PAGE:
This book, The Origin of Language: Tracing the Evolution of the Mother Tongue, originally published in 1994 by John Wiley & Sons, was written in a more popular style, accessible to an educated general audience, than the more scholarly and academic tome of a similar title, On the Origin of Languages: Studies in Linguistic Taxonomy, published the same year. In The Origin of Language Ruhlen laid out the principles of linguistic genetic classification, i.e., classifying languages into families according to common origins rather than typological features. Ruhlen showed how simple this can be, especially for languages that have diverged for a few millennia, by juxtaposing short lists of basic (non-cultural) words like eye, fire, and tongue. He also showed that the same methods can be used to postulate older and deeper families, often called “macro-families” or “macrophyla,” by comparing reconstructed forms from lower-level families. Such deeper families (e.g., Nostratic, Dene-Caucasian, Nilo-Saharan, Austric) are generally more controversial than lower-level families, but Ruhlen did not shy from discussing them if he thought the evidence supported them. Ruhlen was also interested in other fields of anthropology, such as archaeology and human genetics, and brought these fields into play.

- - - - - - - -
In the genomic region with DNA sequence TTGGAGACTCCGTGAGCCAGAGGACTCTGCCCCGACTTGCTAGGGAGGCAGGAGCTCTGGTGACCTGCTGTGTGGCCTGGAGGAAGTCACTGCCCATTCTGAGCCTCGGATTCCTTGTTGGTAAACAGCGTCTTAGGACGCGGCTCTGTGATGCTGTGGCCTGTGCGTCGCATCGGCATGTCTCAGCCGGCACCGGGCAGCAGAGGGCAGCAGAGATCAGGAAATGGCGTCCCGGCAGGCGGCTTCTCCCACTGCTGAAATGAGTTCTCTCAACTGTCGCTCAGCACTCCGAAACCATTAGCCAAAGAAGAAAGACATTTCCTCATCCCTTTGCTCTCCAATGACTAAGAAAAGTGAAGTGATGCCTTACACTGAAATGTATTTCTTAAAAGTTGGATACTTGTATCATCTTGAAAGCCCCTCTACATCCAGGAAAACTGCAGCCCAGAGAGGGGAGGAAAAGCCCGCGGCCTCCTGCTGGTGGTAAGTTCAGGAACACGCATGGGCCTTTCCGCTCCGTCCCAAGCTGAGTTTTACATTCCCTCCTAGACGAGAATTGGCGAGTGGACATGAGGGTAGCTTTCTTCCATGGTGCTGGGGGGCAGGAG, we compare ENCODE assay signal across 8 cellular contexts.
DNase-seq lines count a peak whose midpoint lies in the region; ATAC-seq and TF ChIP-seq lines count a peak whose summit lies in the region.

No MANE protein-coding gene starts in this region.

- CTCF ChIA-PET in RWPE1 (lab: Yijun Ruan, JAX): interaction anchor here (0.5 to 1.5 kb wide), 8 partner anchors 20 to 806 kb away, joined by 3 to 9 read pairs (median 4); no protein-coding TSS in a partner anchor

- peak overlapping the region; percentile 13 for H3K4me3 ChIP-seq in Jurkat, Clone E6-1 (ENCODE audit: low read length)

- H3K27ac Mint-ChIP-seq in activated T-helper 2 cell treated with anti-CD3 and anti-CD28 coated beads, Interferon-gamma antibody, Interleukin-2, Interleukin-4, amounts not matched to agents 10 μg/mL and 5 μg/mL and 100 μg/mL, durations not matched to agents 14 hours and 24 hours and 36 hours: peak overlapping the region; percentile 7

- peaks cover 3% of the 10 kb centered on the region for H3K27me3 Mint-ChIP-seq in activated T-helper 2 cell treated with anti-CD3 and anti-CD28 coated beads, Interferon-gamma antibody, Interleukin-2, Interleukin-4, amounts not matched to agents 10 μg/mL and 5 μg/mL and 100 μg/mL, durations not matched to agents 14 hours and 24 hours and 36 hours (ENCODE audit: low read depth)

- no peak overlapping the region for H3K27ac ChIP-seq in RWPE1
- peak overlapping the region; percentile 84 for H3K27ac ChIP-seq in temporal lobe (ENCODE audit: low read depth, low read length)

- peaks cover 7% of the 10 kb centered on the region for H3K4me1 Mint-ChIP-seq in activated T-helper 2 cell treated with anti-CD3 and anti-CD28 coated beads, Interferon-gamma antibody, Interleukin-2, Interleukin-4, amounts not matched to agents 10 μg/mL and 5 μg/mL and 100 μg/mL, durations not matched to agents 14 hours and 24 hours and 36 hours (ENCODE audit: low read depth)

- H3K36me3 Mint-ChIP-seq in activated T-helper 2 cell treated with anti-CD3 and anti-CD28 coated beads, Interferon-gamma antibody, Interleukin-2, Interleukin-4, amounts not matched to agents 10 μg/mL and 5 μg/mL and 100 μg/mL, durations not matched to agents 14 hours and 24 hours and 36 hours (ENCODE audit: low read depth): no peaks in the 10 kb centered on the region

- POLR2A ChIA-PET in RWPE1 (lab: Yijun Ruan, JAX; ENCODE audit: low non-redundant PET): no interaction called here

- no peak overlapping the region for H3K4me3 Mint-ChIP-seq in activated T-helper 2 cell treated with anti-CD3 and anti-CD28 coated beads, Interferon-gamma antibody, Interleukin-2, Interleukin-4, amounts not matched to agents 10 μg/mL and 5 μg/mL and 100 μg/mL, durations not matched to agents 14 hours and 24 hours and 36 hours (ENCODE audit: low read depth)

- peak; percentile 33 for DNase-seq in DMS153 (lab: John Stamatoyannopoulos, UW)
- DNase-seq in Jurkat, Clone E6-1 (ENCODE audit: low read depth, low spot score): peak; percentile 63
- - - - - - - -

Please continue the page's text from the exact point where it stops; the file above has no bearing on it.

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ContributorBiography

MerrittRuhlen

Merritt Ruhlen (1944–2021) was a linguist and anthropologist, well known for his books Guide to the World’s Languages, Vol. 1: Classification (1987), The Origin of Language: Tracing the Evolution of the Mother Tongue (1994), On the Origin of Languages: Studies in Linguistic Taxonomy (1994), and numerous articles in journals, books, and encyclopedias. Ruhlen worked with Joseph H. Greenberg for three-and-a-half decades and became the principal advocate and defender of Greenberg’s methods of language classification. Ruhlen served as a lecturer in Anthropological Sciences and Human Biology at Stanford University, co-founder of the Evolution of Human Languages Project, advisor on the board of the Genographic Project, visiting professor at the City University of Hong Kong, and a Correspondant of the Museum National d’Histoire Naturelle in Paris. After a long illness Ruhlen succumbed on January 29, 2021 in his home in Palo Alto, Calif.